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There is a wide variety of options available for venous access. Device selection for venous access must be adapted to the patient’s needs, and to the type, duration and frequency of the infusion” Spina et al (2018).


Vascular access is the commonest invasive procedure in secondary care. Vascular access is understood as being access to the bloodstream of acute and chronic patients for diagnostic and therapeutic purposes such as blood sampling, vessel pressure monitoring, fluid infusions (blood transfusions, parenteral nutrition), pharmacological treatments (e.g. antibiotic therapies, chemotherapy, analgesic therapies) or apheresis/dialysis through catheters that may remain in the vessels for weeks or months. There is a wide variety of options available for venous access. Device selection for venous access must be adapted to the patient’s needs, and to the type, duration and frequency of the infusion. The scenario is rapidly evolving and hence treatments such as cancer chemotherapy, total parenteral nutrition, long-term parenteral antimicrobial therapies are increasing not only in hospitalized patients, but also in contexts other than traditional ones, such as local care, in response to needs related to healthcare expenditure or patients’ needs. This paper originates from the idea of a multidisciplinary group of experts to analyze the main, most recent international guidelines and recommendations on vascular access and to evaluate its implementation in Italy. It often happens that documents acquired in different contexts, however extraordinarily effective and exhaustive, are difficult to apply in contexts where the healthcare organization, professional resources, communication dynamics and regulations are different. The consequence is a progressive departure from international standards and evidence-based medicine, which is particularly burdensome in sectors (such as vascular access and devices used for access) where technological innovation requires constant updating, alignment and method sharing. The work motivation of this group of authors, which sees its final finding in the welfare standards and criteria of appropriateness contained in this document, lies in the particular ongoing and future Italian epidemiological scenario and in the assessments of health economics that demand conscious and appropriate decisions in the interest of the citizen and the healthcare system. The vascular access field is undergoing a veritable revolution; once upon a time the leading lights were those who possessed the best technical skills, the best manual skills, whereas nowadays vascular access decisions are strategic decisions involving specially trained health professionals, able to assess complex interactions and work in teams. There is a strong cultural need, not only with regard to technical aspects, but also for the execution of procedures in daily clinical practice that comply with the recommendations set out in the guidelines published and elaborated by public and private bodies and institutions, as well as by scientific societies and recognized technical and scientific associations. This document is not a manual on vascular access for consultation by all those who intend to go deeper into operating aspects (selection of the device, implantation and management), but a reflection on the most recent pointers in the field of vascular access within Italy’s complex healthcare situation.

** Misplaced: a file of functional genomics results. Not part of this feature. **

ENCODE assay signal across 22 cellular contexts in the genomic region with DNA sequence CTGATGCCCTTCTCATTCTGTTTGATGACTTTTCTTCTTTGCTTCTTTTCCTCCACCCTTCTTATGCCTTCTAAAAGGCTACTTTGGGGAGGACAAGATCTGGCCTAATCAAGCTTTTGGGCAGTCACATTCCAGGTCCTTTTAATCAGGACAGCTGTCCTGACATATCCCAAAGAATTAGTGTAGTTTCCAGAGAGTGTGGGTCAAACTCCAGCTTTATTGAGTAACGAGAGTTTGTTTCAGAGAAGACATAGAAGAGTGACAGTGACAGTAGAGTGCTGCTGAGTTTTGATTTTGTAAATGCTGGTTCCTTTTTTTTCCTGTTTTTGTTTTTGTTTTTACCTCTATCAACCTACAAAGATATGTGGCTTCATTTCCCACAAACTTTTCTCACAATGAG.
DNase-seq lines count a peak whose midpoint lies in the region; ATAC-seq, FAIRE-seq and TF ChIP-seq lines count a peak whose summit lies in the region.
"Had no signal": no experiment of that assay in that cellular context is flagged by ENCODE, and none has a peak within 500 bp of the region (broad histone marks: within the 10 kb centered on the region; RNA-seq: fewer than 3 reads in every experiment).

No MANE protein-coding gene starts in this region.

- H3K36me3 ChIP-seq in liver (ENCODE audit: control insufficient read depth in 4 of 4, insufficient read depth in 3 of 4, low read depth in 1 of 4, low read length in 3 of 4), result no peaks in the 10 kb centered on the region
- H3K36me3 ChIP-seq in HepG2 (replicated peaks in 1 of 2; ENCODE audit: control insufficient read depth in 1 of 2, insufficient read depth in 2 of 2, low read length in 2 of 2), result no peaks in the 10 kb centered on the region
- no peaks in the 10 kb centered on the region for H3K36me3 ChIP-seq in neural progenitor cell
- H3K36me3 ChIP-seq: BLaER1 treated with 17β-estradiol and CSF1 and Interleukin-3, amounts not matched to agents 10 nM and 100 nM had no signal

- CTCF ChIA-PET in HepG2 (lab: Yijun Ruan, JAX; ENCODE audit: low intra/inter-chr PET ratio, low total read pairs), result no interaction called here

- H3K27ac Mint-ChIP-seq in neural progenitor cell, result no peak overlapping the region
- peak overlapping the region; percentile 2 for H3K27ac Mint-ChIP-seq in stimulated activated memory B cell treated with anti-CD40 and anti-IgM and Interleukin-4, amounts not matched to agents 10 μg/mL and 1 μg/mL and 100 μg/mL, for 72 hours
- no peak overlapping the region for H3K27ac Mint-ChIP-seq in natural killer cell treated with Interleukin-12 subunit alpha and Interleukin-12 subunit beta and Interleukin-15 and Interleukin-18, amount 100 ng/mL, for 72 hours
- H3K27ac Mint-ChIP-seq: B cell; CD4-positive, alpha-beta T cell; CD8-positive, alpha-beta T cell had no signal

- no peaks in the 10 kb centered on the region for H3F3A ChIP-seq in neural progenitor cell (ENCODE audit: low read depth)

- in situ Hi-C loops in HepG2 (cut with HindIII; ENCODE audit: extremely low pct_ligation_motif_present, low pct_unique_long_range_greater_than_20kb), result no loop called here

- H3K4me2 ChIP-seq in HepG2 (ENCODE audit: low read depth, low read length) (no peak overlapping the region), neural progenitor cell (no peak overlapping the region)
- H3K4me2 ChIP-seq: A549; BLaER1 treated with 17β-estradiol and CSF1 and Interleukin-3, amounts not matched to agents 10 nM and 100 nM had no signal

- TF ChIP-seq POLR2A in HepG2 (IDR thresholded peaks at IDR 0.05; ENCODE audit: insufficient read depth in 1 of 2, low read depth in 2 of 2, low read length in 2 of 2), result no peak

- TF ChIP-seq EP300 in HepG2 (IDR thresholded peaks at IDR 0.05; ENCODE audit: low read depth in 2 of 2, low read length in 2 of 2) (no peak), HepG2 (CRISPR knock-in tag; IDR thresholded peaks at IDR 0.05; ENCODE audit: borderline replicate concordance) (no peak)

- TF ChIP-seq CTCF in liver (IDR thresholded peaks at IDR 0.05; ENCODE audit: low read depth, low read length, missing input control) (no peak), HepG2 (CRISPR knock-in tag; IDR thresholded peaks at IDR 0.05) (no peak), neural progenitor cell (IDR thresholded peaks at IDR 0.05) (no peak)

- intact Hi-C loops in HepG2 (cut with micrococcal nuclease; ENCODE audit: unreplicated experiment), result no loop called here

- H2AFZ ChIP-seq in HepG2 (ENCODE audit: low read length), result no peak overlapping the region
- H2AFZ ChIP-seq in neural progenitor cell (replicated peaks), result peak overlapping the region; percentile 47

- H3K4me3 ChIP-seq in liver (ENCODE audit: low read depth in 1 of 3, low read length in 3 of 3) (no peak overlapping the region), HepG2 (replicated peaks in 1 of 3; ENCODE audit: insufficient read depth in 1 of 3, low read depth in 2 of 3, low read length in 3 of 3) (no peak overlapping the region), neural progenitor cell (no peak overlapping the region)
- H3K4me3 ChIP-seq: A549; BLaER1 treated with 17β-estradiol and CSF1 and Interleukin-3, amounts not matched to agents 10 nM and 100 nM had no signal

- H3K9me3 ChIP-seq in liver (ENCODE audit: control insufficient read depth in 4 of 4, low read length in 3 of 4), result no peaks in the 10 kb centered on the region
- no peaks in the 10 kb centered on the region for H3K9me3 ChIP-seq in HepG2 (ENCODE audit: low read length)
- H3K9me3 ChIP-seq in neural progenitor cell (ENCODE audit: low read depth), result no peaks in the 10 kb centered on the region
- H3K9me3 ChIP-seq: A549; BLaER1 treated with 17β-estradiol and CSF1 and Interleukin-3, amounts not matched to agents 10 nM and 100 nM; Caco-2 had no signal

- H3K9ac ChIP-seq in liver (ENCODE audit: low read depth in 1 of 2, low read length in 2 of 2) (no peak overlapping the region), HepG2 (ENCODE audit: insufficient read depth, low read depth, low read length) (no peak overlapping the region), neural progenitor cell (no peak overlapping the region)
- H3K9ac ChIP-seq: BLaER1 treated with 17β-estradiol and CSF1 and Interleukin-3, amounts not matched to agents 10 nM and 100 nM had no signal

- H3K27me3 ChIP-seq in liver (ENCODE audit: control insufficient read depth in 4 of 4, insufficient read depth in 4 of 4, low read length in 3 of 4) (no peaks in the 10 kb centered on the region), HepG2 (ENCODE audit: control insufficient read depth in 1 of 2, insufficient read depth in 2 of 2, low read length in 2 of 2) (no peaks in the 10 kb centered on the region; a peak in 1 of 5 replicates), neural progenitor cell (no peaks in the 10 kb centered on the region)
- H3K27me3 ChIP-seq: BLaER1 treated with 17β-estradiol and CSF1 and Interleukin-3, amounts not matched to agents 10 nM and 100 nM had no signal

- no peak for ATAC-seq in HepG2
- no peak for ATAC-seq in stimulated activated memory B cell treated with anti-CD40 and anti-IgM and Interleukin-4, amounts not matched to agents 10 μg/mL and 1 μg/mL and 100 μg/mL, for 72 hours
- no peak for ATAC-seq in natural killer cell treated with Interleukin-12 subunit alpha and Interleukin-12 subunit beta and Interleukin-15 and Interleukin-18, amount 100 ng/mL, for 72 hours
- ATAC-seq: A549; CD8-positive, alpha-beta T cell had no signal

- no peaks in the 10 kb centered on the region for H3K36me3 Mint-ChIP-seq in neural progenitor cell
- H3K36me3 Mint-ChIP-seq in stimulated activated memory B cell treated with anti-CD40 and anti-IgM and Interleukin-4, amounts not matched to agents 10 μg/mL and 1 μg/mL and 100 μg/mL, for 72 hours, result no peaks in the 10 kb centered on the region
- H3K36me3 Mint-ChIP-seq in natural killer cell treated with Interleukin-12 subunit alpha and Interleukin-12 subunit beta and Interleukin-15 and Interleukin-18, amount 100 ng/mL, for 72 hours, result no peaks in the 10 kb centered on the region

Spina, R., Mussa, B., Tollapi, L., Conti, F., Cortesi, E. and Verna, R. (2018) Adoption and application in Italy of the principal guidelines and international recommendations on venous access. Minerva Medica. 109(3), p.153-202.

doi: 10.23736/S0026-4806.18.05552-0.